And because parents must first consider the welfare of their own children — and the costs of fighting publicly-financed school-district lawyers can be high — parents must seriously consider whatever financial settlements are offered.

James Doran, the first-year teacher at the center of the lawsuit — described by plaintiffs as a 240-pound body builder and weightlifter — had been hired by CCSD in August 2014 and assigned to teach in a self-contained autism classroom at Forbuss Elementary.

A newbie teacher with
no special-ed credential

According to a deposition of Doran filed with the court by plaintiffs, Doran had never before been a teacher in a classroom. He had only recently moved to Nevada from New York. There he had been issued a general elementary education license.

A major point at controversy in the lawsuit, therefore, is whether CCSD’s initial placement of Doran in the autism classroom itself had been illegal.

CCSD’s July request for a partial summary judgment had argued that, “While Doran was not certified to teach special education students, through the Nevada Alternative Route to Certification (“ARC”) program, he was state-approved to teach students on the autism spectrum for a three-year period while pursuing required college coursework in autism education and in constitutional and school law.”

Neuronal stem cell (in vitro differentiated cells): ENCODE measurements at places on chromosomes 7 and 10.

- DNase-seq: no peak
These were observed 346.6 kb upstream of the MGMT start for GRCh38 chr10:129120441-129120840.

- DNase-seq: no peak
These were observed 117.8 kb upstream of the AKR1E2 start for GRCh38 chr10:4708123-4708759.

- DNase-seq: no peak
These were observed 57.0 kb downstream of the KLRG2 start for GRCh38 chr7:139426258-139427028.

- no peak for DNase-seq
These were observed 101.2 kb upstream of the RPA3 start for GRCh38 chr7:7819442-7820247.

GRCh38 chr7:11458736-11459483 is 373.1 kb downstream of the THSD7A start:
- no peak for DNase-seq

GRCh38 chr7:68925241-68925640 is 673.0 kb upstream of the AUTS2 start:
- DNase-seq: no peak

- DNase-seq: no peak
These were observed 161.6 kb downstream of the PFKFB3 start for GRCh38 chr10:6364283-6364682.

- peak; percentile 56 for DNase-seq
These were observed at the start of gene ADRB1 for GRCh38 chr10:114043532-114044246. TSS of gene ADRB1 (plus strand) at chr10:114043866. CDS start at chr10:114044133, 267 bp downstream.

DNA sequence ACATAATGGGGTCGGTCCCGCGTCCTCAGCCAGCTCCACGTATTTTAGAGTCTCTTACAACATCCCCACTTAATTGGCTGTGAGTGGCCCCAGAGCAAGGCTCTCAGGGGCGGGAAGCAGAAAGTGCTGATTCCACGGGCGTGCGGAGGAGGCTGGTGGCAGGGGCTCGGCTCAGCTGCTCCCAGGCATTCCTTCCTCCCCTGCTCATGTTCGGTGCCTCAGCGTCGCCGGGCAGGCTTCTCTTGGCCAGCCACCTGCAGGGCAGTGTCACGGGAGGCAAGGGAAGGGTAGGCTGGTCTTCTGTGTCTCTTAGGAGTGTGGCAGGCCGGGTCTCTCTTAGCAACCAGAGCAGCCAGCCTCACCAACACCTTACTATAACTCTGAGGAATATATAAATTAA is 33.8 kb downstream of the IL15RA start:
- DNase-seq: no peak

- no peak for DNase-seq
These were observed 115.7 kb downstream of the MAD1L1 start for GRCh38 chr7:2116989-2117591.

Lawyers for the parents responded, however — and CCSD acknowledged — that Doran was not, in fact, “pursuing required college coursework.”

Although Doran had indeed applied to pursue a special-education license through the post-graduate program at UNLV, he had not been accepted. His transcript from New York had lacked “sufficient general education prerequisites” required by the UNLV College of Education.

Doran had informed CCSD of his rejection, according to the parents’ brief, but was nevertheless placed by the district as teacher in the Forbuss ES autism classroom.

“Doran concedes,” the response continues, “that he could not teach any special education students if he was not enrolled in a program to obtain a special education certification and admits he never enrolled in such a program.”

CCSD, however, has recently argued that, while “it is true that Doran did not satisfy the requirement” for employment as a special-ed teacher, “this fact is irrelevant, because Doran did not teach beyond that single year.”

In other words, because he was fired for cause.

Many of CCSD’s arguments that Doran met state requirements for running a self-contained autism classroom are technical and dispute plaintiffs’ interpretation of state laws and regulations within the state administrative code.

However, it appears that early on, Doran knew that he was far out of his depth — even reporting his unsuitability to Paquette. Nevertheless, he was kept in the position.

“During the 2014/2015 school year,” the plaintiffs’ brief reports, “Doran quickly became overwhelmed with the behaviors of his autistic students and went to Principal Paquette on multiple occasions to report that he was unable to manage the behaviors of his students, and by October 27, 2014, Doran reported to the District that he ‘desperately’ needed assistance and felt ‘lost.’”

Cited as sources for that allegation are two of six Paquette depositions that the plaintiffs filed with the court, along with 31 other depositions, many of them from aides and teachers who had witnessed Doran’s manhandling of the autistic fourth graders.

Three of the depositions are from women who plaintiffs say lacked training or experience with autistic students, but had nevertheless been assigned by the school district as aides in the autism classroom with Doran.